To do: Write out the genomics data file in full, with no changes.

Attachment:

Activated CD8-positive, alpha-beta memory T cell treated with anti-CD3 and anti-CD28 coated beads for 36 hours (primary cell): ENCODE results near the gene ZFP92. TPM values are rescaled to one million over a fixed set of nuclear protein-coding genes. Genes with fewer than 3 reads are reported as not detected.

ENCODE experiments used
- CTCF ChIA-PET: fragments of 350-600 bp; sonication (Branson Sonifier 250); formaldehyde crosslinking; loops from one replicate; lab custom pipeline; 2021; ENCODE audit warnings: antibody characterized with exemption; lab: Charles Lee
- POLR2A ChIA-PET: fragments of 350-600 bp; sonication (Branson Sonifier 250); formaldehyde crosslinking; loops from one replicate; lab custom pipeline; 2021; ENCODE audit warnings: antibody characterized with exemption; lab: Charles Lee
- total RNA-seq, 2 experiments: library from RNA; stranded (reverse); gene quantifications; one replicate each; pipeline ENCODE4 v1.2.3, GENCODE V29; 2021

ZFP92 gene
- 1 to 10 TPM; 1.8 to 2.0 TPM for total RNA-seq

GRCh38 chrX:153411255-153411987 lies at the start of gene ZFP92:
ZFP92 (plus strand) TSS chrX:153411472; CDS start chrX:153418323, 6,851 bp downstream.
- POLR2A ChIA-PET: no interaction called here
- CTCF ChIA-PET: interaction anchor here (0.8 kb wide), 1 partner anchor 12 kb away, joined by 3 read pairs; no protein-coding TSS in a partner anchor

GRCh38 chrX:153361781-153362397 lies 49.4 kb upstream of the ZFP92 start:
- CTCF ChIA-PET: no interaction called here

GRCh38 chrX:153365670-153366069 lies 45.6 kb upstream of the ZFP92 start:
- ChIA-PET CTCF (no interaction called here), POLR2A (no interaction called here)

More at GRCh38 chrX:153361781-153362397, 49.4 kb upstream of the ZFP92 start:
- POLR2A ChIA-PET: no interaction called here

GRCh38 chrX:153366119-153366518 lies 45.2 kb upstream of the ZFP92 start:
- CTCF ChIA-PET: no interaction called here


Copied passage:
Activated CD8-positive, alpha-beta memory T cell treated with anti-CD3 and anti-CD28 coated beads for 36 hours (primary cell): ENCODE results near the gene ZFP92. TPM values are rescaled to one million over a fixed set of nuclear protein-coding genes. Genes with fewer than 3 reads are reported as not detected.

ENCODE experiments used
- CTCF ChIA-PET: fragments of 350-600 bp; sonication (Branson Sonifier 250); formaldehyde crosslinking; loops from one replicate; lab custom pipeline; 2021; ENCODE audit warnings: antibody characterized with exemption; lab: Charles Lee
- POLR2A ChIA-PET: fragments of 350-600 bp; sonication (Branson Sonifier 250); formaldehyde crosslinking; loops from one replicate; lab custom pipeline; 2021; ENCODE audit warnings: antibody characterized with exemption; lab: Charles Lee
- total RNA-seq, 2 experiments: library from RNA; stranded (reverse); gene quantifications; one replicate each; pipeline ENCODE4 v1.2.3, GENCODE V29; 2021

ZFP92 gene
- 1 to 10 TPM; 1.8 to 2.0 TPM for total RNA-seq

GRCh38 chrX:153411255-153411987 lies at the start of gene ZFP92:
ZFP92 (plus strand) TSS chrX:153411472; CDS start chrX:153418323, 6,851 bp downstream.
- POLR2A ChIA-PET: no interaction called here
- CTCF ChIA-PET: interaction anchor here (0.8 kb wide), 1 partner anchor 12 kb away, joined by 3 read pairs; no protein-coding TSS in a partner anchor

GRCh38 chrX:153361781-153362397 lies 49.4 kb upstream of the ZFP92 start:
- CTCF ChIA-PET: no interaction called here

GRCh38 chrX:153365670-153366069 lies 45.6 kb upstream of the ZFP92 start:
- ChIA-PET CTCF (no interaction called here), POLR2A (no interaction called here)

More at GRCh38 chrX:153361781-153362397, 49.4 kb upstream of the ZFP92 start:
- POLR2A ChIA-PET: no interaction called here

GRCh38 chrX:153366119-153366518 lies 45.2 kb upstream of the ZFP92 start:
- CTCF ChIA-PET: no interaction called here